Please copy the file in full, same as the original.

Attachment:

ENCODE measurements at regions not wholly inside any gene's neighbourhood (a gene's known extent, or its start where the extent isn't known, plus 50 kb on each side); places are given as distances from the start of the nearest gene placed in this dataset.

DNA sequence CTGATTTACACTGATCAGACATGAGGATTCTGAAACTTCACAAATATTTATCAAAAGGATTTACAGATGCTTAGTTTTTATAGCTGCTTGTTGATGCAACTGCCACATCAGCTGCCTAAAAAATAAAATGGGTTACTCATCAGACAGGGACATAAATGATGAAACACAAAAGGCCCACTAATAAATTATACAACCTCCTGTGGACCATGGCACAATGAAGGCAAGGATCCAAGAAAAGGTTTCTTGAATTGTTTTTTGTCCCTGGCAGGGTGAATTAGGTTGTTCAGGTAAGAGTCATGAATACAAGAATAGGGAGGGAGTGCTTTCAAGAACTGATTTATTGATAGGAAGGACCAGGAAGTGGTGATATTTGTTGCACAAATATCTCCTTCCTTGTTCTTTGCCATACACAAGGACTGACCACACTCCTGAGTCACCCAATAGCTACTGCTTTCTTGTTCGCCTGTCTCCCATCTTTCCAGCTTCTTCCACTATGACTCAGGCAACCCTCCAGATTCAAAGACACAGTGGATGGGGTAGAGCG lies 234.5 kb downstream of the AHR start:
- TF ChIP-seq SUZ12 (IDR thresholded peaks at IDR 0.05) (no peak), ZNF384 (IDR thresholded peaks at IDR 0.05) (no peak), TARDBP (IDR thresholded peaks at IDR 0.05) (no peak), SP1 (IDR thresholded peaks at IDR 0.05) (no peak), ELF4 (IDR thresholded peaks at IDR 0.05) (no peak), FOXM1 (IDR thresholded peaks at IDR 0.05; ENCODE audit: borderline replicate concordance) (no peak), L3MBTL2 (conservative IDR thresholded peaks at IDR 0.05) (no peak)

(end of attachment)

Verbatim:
ENCODE measurements at regions not wholly inside any gene's neighbourhood (a gene's known extent, or its start where the extent isn't known, plus 50 kb on each side); places are given as distances from the start of the nearest gene placed in this dataset.

DNA sequence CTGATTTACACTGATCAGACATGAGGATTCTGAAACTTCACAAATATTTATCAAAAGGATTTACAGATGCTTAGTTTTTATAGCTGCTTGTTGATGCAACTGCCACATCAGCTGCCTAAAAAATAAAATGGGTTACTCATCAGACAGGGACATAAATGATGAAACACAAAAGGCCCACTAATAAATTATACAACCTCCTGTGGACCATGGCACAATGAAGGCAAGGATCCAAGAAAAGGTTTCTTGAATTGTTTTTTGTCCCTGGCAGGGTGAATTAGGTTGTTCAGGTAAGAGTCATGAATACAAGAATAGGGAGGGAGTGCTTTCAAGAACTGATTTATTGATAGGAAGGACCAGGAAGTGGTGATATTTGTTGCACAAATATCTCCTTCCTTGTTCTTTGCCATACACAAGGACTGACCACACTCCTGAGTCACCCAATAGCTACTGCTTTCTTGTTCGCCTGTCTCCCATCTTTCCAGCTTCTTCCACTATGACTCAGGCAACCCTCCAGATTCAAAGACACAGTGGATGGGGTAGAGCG lies 234.5 kb downstream of the AHR start:
- TF ChIP-seq SUZ12 (IDR thresholded peaks at IDR 0.05) (no peak), ZNF384 (IDR thresholded peaks at IDR 0.05) (no peak), TARDBP (IDR thresholded peaks at IDR 0.05) (no peak), SP1 (IDR thresholded peaks at IDR 0.05) (no peak), ELF4 (IDR thresholded peaks at IDR 0.05) (no peak), FOXM1 (IDR thresholded peaks at IDR 0.05; ENCODE audit: borderline replicate concordance) (no peak), L3MBTL2 (conservative IDR thresholded peaks at IDR 0.05) (no peak)